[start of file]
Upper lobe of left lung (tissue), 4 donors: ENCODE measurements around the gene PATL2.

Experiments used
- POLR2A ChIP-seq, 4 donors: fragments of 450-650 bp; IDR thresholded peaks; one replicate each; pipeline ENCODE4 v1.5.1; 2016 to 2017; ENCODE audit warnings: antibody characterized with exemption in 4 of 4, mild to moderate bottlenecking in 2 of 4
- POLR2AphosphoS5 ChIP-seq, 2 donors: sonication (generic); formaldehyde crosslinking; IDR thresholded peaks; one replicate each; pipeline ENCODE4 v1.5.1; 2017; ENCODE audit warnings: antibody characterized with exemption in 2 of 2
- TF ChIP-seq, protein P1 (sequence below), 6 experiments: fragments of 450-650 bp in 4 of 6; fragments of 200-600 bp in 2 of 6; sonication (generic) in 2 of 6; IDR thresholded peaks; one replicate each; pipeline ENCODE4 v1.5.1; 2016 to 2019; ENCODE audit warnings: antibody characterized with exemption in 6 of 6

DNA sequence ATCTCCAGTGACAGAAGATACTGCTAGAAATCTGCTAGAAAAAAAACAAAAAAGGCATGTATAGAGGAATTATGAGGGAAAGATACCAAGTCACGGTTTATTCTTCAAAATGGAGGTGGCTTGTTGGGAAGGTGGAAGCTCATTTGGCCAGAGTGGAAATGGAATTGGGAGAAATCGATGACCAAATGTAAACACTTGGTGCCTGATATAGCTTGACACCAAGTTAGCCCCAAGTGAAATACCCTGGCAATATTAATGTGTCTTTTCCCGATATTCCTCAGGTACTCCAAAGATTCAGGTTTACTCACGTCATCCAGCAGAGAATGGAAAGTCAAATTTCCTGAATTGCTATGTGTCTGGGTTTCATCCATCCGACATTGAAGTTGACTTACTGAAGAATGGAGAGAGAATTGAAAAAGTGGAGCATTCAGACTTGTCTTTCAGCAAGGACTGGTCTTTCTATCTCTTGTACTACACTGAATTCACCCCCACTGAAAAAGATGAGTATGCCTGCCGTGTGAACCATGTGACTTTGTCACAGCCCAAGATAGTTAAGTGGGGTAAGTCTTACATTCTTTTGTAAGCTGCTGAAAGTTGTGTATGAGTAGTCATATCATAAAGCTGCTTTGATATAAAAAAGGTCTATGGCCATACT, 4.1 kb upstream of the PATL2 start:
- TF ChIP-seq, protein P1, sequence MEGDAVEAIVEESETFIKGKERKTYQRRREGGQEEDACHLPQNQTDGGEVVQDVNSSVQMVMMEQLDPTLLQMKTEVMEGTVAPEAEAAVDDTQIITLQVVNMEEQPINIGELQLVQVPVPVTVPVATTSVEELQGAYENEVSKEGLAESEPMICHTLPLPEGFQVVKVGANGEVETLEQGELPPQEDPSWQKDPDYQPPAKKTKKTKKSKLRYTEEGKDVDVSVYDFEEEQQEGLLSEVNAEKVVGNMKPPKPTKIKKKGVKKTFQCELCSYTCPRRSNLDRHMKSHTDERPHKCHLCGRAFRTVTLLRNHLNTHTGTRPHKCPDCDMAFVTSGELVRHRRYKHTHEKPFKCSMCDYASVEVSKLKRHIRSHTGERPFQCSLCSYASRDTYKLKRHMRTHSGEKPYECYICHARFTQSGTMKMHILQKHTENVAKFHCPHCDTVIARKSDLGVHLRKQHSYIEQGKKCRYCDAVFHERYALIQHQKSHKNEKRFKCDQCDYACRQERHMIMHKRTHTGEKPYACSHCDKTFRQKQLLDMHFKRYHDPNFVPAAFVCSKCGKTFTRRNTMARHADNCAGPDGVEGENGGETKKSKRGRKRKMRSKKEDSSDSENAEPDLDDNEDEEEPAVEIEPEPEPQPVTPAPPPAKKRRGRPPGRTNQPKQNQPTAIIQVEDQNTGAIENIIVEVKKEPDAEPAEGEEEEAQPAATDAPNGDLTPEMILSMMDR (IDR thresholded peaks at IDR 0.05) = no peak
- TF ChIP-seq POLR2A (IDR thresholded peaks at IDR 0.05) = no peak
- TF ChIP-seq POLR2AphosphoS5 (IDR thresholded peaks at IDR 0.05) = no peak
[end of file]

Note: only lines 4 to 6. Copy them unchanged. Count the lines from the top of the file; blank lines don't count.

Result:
- POLR2AphosphoS5 ChIP-seq, 2 donors: sonication (generic); formaldehyde crosslinking; IDR thresholded peaks; one replicate each; pipeline ENCODE4 v1.5.1; 2017; ENCODE audit warnings: antibody characterized with exemption in 2 of 2
- TF ChIP-seq, protein P1 (sequence below), 6 experiments: fragments of 450-650 bp in 4 of 6; fragments of 200-600 bp in 2 of 6; sonication (generic) in 2 of 6; IDR thresholded peaks; one replicate each; pipeline ENCODE4 v1.5.1; 2016 to 2019; ENCODE audit warnings: antibody characterized with exemption in 6 of 6

DNA sequence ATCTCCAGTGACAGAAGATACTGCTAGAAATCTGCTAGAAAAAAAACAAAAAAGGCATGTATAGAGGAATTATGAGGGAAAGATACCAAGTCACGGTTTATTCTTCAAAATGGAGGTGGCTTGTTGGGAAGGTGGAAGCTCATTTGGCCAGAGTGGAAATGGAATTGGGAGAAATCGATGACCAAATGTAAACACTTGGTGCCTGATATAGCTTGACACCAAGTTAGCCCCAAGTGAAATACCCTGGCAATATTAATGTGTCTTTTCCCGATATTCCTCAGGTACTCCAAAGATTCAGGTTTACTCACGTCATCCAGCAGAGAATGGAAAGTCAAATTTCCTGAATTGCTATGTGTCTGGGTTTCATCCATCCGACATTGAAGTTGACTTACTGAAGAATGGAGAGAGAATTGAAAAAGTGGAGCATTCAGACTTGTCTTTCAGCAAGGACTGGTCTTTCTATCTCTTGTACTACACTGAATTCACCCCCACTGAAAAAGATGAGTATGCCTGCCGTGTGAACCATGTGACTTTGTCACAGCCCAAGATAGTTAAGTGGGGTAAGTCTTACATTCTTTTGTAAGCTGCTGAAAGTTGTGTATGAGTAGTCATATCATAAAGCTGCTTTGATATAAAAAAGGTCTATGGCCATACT, 4.1 kb upstream of the PATL2 start: